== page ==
Bobo and I dragged ourselves out of our homes to visit Books Actually late last Friday night when the bookshop was doing a crazy open-for-24-hours thing. We were there in service of Ms. Pooja Nansi, one half of the hilariously-named Mango Dollies, which hilariously-named duo was performing that night. MD is a poetry-and-blues double act. Pooja reads poetry, Anjana Srinivasan sings the blues, magic is generally created. Pooja and I have only properly hung out once, but ours is a sort of kindred liking, and we like each other very much. I like her even more now that I’ve heard her poetry, read with such generosity over really great music, much of it singer-songwritten by Anjana herself.
It was a special night because I’d recently had such a consistent slew of soul-destroyingly bad theatre that being so beautifully sung to, artfully spoken to and generally being galvanised to a state of overflowing communal emotion, I felt the most nourished and inspired than I’d been for a long time. It was a series of poems and songs about a terrible sort of love– the kind that pours out of a hole in one’s heart: self-doubting, yearning, ravenous and always terrified of confronting its absence, of running out. Many feelings.
Oddly enough, one of the poems in a set of otherwise contemporary stuff and originals, was this one by Tennyson. Odd because I’ve always been quite allergic to the gushing lyric quality of his poetry, but spoken with Pooja’s raspy… gravitas.. and layered over Anjana’s pained-heart singing, there was something truly awesome about it. Particularly in the line “all my wooing is done,” which has a powerful sense of a major threshold being crossed, not necessarily for the better because all the radiant sunshiney imagery going on at the same time acknowledges a fore-knowledge of the entropy of passions, the dimming of light.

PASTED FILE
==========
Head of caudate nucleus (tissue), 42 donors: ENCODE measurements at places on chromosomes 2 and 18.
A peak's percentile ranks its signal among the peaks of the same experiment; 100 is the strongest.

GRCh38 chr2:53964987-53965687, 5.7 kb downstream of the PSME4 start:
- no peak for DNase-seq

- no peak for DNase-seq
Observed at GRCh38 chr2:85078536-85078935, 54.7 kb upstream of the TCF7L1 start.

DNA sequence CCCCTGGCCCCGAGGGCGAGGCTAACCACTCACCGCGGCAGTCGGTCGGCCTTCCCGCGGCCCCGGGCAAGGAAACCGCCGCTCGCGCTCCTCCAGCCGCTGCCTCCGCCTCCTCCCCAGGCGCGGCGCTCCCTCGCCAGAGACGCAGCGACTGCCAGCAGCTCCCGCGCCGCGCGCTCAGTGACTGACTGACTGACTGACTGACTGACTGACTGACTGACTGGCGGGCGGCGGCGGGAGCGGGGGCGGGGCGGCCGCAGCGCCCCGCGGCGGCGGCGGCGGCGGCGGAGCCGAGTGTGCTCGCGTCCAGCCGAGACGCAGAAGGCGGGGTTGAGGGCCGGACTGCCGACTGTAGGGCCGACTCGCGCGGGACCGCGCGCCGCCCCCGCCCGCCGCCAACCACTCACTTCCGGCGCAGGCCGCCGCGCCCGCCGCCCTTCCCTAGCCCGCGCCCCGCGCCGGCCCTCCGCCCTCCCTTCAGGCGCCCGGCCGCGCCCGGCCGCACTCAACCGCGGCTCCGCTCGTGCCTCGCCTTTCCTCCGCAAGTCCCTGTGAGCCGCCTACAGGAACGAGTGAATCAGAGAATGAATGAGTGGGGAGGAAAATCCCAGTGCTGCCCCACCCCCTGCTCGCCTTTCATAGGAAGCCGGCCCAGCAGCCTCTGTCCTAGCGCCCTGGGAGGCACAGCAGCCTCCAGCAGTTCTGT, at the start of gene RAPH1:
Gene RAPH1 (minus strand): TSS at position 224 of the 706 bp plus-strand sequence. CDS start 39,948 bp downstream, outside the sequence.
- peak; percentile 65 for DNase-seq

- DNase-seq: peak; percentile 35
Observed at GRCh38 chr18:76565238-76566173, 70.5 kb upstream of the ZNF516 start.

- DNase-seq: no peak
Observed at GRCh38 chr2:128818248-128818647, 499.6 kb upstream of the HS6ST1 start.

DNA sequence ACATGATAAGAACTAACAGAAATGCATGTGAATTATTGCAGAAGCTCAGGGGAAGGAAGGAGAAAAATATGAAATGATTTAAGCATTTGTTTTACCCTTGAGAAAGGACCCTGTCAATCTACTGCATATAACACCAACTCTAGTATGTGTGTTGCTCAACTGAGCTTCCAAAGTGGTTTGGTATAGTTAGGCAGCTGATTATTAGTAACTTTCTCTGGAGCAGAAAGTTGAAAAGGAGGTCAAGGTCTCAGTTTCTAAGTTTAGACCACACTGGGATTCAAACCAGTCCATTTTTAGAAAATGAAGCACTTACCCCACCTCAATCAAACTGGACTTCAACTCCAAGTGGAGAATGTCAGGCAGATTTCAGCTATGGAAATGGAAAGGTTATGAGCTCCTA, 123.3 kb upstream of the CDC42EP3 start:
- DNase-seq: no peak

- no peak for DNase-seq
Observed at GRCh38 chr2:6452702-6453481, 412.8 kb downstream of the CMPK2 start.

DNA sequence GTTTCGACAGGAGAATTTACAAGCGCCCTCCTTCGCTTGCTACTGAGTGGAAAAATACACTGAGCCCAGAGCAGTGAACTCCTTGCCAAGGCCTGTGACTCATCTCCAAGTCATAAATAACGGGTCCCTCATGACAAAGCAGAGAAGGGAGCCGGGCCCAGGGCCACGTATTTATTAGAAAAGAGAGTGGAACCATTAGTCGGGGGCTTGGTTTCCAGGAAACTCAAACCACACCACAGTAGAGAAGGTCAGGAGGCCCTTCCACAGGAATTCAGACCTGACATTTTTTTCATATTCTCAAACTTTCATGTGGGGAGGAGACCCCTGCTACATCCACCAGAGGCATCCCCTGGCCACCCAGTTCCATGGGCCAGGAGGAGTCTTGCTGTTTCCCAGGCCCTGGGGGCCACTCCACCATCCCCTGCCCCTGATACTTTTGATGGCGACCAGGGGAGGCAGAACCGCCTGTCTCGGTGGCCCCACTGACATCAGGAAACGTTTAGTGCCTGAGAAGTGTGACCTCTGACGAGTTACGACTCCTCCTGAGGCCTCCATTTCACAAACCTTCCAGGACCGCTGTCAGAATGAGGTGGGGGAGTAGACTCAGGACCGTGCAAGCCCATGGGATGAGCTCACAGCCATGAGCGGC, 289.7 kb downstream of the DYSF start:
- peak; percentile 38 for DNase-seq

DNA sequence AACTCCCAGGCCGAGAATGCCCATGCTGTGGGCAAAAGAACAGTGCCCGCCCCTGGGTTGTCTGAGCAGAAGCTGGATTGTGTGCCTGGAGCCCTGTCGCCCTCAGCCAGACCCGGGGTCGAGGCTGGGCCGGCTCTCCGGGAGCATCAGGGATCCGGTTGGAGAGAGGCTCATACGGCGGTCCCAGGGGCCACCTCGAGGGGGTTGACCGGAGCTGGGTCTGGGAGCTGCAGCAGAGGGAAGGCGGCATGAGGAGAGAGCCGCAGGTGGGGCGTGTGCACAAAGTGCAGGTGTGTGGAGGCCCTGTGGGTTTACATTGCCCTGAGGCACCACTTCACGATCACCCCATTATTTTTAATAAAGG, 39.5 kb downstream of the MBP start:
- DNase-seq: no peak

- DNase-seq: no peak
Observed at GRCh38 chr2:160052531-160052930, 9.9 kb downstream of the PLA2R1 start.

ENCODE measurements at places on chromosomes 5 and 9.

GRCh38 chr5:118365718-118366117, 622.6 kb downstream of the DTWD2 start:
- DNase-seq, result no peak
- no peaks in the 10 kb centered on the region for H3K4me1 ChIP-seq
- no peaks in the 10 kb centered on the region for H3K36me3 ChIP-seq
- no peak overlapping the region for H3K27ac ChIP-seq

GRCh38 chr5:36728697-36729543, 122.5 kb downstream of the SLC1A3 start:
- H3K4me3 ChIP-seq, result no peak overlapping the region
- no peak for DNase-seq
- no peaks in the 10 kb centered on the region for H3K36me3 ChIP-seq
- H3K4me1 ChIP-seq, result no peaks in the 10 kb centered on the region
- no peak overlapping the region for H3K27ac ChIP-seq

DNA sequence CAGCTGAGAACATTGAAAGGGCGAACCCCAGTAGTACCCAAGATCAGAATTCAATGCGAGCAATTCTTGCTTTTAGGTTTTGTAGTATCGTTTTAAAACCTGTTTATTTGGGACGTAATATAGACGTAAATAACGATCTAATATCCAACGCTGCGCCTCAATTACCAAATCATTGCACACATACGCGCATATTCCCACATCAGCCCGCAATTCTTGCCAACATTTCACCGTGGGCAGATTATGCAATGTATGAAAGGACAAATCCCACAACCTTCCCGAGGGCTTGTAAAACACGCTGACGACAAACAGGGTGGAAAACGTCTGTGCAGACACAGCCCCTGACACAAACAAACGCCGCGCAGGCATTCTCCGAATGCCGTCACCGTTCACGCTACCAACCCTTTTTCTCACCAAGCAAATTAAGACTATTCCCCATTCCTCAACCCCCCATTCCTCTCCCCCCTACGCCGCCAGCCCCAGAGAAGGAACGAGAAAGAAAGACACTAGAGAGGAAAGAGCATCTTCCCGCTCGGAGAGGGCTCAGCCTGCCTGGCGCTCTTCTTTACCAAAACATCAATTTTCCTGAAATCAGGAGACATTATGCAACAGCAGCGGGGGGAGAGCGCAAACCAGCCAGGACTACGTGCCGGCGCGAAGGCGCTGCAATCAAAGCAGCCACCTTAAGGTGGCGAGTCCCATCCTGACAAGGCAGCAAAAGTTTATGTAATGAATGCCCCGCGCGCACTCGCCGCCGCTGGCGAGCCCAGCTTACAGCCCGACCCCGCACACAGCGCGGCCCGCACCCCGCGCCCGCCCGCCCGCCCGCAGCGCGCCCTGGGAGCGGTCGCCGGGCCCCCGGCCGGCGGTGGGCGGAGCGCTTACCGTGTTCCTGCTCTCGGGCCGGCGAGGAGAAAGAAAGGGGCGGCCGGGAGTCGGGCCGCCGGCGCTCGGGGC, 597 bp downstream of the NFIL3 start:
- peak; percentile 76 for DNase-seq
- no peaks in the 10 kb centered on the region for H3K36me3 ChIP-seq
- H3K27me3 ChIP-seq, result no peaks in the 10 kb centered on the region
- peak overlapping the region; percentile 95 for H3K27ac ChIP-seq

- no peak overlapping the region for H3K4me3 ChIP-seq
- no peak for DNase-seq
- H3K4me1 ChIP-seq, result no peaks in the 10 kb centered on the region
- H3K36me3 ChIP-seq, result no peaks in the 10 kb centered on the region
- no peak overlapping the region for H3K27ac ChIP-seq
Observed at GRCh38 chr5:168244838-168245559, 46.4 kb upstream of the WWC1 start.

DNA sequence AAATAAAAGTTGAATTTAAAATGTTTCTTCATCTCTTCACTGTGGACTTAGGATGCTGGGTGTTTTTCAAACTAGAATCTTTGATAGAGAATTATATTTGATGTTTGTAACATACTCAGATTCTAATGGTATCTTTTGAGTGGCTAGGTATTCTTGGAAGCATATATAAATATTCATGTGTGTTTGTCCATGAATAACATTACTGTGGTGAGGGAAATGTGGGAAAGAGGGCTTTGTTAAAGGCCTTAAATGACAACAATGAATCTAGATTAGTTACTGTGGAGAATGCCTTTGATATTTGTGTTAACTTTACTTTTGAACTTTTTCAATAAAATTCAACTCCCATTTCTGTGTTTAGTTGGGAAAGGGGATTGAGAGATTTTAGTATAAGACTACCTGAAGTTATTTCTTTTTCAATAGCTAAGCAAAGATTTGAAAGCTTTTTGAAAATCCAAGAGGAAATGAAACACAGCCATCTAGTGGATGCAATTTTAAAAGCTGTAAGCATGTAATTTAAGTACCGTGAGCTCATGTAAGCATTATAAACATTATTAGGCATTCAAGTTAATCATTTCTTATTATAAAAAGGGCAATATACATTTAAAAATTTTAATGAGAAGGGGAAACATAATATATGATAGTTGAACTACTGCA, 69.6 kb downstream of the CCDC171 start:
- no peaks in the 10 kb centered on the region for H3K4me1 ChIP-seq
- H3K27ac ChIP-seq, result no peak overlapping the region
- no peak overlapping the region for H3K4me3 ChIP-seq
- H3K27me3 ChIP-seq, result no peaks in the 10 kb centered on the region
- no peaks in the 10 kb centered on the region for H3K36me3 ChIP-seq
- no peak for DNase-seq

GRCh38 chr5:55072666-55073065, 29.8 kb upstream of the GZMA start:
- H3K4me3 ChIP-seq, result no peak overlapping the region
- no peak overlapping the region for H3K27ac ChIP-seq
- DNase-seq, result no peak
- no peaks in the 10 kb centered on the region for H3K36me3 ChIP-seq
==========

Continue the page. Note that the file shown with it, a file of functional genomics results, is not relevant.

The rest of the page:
Entropy is a major point of interest for me now because I’ve been thinking a lot about the songs of Edith Piaf for a project I’m working on with Sing Theatre for Piaf’s 100th Anniversary next year. I’m curious about the burning passion in her songs, a vision of love that is all-consuming and bleeding-out-of-a-hole-in-a-heart way. It’s a frightening sort of love, one that you see fizzle off (or sublimate?) over the years rather than froth on and on and on. I think there’s something scary about the death of passion, and the question for me is whether or not the process is more purification– into something more stable, solid and sublime—than entropy. I’ve always wondered if Piaf and Marcel would’ve stuck it out had Marcel not died so tragically early in their relationship, if her songs would’ve lost their incandescence, if she’d have stopped singing; or if she’d have broken it off in search of someone new rather than stick around in something that was no longer fire-hot and blinding.